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Parcells makes it interesting for Miami

December 21, 2007|Sam Farmer | ON THE NFL

Turns out the Miami Dolphins have a use for all that iced-down champagne after all.

Bill Parcells is coming to town.

Yes, he has the stick-to-itiveness of one of those dried-out Christmas envelopes I've been licking, but he's one of the greatest football minds in the NFL.

And the Dolphins had to do something.

Amazingly, in the same season the New England Patriots seemed destined to join them on the podium of perfection, the Dolphins -- keeping that bubbly on ice in case the Patriots were to lose -- were slogging through their own imperfect storm.

Until beating Baltimore in overtime Sunday, they were on their way to becoming the second winless team in league history.

So they needed a Mr. Fix-It, and Parcells fills that bill. He signed Thursday to become the Dolphins' vice president of football operations.

The fact it's a four-year deal is significant. That's how long he stayed with the Dallas Cowboys, and how long he stuck around the Patriots a decade earlier. He spent three seasons in between with the New York Jets.

It isn't surprising Dolphins owner Wayne Huizenga went this direction. He has made high-profile hires before, and two recent ones bombed. Nick Saban bailed out of his coaching contract after two seasons, going 9-7 and 6-10 before bolting to Alabama.

In 2004, the Dolphins hired Dan Marino to do the job that Parcells now has, and the Hall of Fame quarterback lasted all of three weeks. It was a little more of a round-the-clock commitment than he wanted.

Getting the best from Parcells won't be a problem. The job will consume him, and he'll consume -- and discard -- anyone he feels is weak or somehow unprepared. He'll keep the good ones, though.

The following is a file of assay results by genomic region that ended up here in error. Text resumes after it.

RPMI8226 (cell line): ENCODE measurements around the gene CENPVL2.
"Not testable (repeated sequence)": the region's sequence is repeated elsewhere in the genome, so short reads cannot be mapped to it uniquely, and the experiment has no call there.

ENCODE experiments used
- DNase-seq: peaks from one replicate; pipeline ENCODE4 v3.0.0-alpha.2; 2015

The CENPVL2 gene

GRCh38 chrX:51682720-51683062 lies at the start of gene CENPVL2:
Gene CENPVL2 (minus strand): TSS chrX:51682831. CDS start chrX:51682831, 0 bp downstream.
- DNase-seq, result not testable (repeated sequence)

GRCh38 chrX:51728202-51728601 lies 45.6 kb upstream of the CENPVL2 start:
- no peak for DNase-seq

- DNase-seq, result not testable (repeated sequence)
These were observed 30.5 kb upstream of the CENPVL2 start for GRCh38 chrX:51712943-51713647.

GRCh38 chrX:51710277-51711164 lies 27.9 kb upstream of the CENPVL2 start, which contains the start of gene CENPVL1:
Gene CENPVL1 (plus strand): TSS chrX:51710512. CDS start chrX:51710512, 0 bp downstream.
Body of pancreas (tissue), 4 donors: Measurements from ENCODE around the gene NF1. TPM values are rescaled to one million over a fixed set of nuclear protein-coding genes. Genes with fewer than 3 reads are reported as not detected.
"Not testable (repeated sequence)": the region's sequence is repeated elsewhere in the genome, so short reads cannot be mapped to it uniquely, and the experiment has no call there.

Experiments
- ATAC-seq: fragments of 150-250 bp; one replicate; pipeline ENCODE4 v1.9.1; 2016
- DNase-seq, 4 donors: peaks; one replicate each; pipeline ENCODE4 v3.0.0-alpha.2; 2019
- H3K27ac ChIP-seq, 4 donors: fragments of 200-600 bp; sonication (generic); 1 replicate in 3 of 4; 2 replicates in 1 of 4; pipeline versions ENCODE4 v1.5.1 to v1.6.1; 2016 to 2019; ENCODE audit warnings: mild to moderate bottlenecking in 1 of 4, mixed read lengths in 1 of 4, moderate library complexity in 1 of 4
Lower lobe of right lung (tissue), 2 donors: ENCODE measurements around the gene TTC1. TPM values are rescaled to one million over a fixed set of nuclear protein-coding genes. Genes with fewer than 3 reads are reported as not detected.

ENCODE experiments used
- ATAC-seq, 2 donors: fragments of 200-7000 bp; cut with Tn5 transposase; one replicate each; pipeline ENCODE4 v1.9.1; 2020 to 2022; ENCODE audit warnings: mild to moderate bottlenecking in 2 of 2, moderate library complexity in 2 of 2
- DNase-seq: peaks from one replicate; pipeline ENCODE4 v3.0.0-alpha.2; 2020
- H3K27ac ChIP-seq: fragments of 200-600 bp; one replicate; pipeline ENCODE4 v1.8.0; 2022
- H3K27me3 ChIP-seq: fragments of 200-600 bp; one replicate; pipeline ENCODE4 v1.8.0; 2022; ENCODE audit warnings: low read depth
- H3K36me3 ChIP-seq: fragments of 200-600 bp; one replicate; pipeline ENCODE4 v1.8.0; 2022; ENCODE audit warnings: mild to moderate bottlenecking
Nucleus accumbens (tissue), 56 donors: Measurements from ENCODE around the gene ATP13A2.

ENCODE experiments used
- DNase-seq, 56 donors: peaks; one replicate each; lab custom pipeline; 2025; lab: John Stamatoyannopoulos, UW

"He's going to come after you, and if you don't challenge him and fight back, he's not going to have any respect for you," said an NFL personnel executive who knows him well. "If you're like that, you're not going to last long."

Parcells, 66, probably won't last too long either, but that will be his choosing. He will make the Dolphins interesting, relevant and decisive.

You can bet, for one, that the general manager is gone. Randy Mueller was on the verge of being fired by Saban -- the guy who brought him in after canning Rick Spielman -- but the coach took the Alabama job before he could show Mueller the door.

Parcells had to be especially aware of that situation; he and Saban are both represented by agent Jimmy Sexton.

The Dolphins will almost surely have the No. 1 pick in next spring's draft, and they'll have the right man running the show. As a coach, Parcells was as savvy about personnel decisions as anyone in football. He helped build the Cowboys into what they are today.

Among his moves in Dallas, he signed Tony Romo as an undrafted free agent, took tight end Jason Witten in the third round, running back Marion Barber and inside linebacker Bradie James in the fourth, and receiver Patrick Crayton, cornerback Jacques Reeves and defensive tackle Jay Ratliff in the seventh.

With Parcells at the helm, the Dolphins aren't going to be pulling off any head-scratchers on draft day, the way they did this year when they passed on quarterback Brady Quinn to use the No. 9 pick on receiver Ted Ginn Jr.

And what of Cam Cameron? Is the first-year coach ready to have Parcells looking over his shoulder? The two have a connection. Cameron played basketball for Bobby Knight at Indiana, and Parcells and Knight are friends who lived together as young coaches at West Point.

Regardless, there are sure to be some shake-ups in Miami. Parcells isn't one to bite his tongue. He told reporters he won't have a problem resisting the urge to put on the headset and take over for Cameron.

"It's a young man's game in terms of coaching, and I know it's time for someone else to be doing those things," Parcells said. "And if I can assist that person in any manner with my experience or the technical aspect -- if he would seek that out -- then I'm happy to contribute any way I can.

"But it's going to be a team effort here. It's not going to be one guy doing everything, I promise you that."

Not one guy. But the right guy.

While it lasts.


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